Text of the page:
Apple’s boss Tim Cook, in a lengthy statement rebuffing the ruling, accused the European Commission of trying “to rewrite Apple’s history in Europe, ignore Ireland’s tax laws, and upend the international tax system in the process.” He added:
The opinion issued on August 30 alleges that Ireland gave Apple a special deal on our taxes.
This claim has no basis in fact or in law. We never asked for, nor did we receive, any special deals. We now find ourselves in the unusual position of being ordered to retroactively pay additional taxes to a government that says we don’t owe them any more than we’ve already paid.
The commission’s move is unprecedented and it has serious, wide-reaching implications.
It is effectively proposing to replace Irish tax laws with a view of what the commission thinks the law should have been.
This would strike a devastating blow to the sovereignty of EU member states over their own tax matters, and to the principle of certainty of law in Europe.
Cook added that Apple would appeal against the ruling, adding: “We are confident that the commission’s order will be reversed.”
He claimed that the iPhone maker had been singled out by Brussels’ officials.
In Apple’s case, nearly all of our research and development takes place in California, so the vast majority of our profits are taxed in the United States.
European companies doing business in the US are taxed according to the same principle.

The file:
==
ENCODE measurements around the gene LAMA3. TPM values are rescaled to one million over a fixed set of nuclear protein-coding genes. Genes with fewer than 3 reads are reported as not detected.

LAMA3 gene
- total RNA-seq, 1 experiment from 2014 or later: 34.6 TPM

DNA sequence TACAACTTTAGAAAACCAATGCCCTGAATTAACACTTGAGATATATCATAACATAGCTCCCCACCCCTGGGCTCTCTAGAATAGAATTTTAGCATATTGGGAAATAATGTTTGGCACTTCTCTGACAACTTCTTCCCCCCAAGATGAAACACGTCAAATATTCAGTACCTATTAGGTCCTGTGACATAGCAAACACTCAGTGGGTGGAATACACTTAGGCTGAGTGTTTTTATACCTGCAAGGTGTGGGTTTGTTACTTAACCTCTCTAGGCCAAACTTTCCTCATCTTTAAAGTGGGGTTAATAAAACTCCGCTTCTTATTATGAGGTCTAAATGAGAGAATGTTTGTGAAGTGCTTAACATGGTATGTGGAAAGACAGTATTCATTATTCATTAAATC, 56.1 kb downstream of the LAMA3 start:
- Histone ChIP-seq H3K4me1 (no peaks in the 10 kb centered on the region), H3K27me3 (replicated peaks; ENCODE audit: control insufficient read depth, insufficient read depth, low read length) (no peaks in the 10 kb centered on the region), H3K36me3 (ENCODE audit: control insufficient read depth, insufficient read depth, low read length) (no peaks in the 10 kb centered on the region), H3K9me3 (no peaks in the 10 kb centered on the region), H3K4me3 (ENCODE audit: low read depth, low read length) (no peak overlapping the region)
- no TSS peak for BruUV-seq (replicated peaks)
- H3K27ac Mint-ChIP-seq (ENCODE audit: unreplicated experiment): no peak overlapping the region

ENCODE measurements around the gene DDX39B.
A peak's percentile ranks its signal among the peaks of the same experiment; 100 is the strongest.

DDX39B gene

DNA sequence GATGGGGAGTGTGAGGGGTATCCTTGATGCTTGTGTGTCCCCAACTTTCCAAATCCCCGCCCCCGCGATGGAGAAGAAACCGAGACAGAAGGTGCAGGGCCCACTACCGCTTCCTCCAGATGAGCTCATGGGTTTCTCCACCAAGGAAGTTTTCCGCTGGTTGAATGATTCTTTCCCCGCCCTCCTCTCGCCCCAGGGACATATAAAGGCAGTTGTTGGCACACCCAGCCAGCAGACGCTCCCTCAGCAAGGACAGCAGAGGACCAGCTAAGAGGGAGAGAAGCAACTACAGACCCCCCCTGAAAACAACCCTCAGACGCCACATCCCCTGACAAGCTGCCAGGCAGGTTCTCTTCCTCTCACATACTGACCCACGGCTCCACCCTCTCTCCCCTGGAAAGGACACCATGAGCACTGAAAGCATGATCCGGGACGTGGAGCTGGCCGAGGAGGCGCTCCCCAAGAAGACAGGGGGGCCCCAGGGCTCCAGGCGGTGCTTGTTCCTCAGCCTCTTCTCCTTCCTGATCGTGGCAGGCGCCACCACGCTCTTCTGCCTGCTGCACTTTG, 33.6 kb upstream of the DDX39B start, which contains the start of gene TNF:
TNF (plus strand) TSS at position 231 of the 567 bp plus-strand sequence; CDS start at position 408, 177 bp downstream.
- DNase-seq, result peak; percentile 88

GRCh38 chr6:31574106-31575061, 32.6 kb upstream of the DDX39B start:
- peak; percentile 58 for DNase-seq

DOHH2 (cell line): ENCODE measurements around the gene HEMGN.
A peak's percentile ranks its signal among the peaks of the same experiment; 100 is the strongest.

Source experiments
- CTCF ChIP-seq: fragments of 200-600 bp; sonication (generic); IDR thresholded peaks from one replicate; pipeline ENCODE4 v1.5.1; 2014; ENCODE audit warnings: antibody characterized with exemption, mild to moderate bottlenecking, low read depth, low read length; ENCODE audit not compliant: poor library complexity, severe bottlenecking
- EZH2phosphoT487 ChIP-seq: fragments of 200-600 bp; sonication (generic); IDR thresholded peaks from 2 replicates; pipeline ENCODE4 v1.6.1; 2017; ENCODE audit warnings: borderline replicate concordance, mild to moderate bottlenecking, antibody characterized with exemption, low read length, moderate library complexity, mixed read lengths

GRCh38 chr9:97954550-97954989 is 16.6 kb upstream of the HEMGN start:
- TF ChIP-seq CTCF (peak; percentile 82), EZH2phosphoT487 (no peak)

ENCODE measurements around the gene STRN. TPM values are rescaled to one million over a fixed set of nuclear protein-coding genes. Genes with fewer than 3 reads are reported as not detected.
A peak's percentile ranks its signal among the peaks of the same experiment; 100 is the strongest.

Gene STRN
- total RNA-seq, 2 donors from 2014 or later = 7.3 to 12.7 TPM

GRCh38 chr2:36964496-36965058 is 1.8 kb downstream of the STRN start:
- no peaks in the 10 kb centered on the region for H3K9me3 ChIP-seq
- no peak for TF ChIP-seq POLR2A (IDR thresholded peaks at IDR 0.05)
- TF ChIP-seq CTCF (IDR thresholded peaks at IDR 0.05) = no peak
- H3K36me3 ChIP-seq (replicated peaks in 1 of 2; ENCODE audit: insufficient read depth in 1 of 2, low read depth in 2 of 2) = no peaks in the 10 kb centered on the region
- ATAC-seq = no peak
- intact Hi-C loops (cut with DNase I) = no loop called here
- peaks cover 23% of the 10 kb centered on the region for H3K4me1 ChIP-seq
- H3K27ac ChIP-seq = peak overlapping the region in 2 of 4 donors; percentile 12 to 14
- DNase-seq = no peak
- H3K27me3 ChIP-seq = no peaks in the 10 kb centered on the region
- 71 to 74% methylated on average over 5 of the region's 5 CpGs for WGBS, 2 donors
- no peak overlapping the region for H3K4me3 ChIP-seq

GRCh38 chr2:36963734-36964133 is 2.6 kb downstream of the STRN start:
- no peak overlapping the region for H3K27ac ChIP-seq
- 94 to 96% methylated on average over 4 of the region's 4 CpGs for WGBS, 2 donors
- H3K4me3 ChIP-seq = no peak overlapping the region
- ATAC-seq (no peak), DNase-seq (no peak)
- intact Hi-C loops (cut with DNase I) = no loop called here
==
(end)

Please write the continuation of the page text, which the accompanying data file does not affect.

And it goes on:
But the commission is now calling to retroactively change those rules.
Beyond the obvious targeting of Apple, the most profound and harmful effect of this ruling will be on investment and job creation in Europe.
Ireland has also said it will appeal against the decision in Europe’s courts.
The country’s finance minister, Michael Noonan, said he “profoundly” disagreed with the commission’s findings. He said it was “necessary to defend the integrity of our tax system; to provide tax certainty to business; and to challenge the encroachment of EU state aid rules into the sovereign member state competence of taxation.”
He added: “It is important that we send a strong message that Ireland remains an attractive and stable location of choice for long-term substantive investment.”
Vestager said there were “many ways for countries to encourage companies to invest in Europe.
It is up to Ireland whether they want to challenge [the ruling] or not.” However, she also invited other jurisdictions to look at the commission’s findings to see if they believe Apple owes profits elsewhere.
Such a situation could provoke a free-for-all where other member states vie for a slice of the apple.
“This is not about transfer pricing, it is about allocation of profits so it is different to the decisions on Starbucks and Fiat,” Vestager told reporters.
The US treasury department will also look closely at the decision to evaluate if Apple’s US tax liability is reduced. “This would effectively constitute a transfer of revenue to the EU from the US government and its taxpayers,” warned a treasury white paper last week.
Meanwhile, the commission continues to investigate a similar case relating to Amazon’s tax structure.
This story was updated after publication with comment from Apple CEO Tim Cook.
This post originated on Ars Technica UK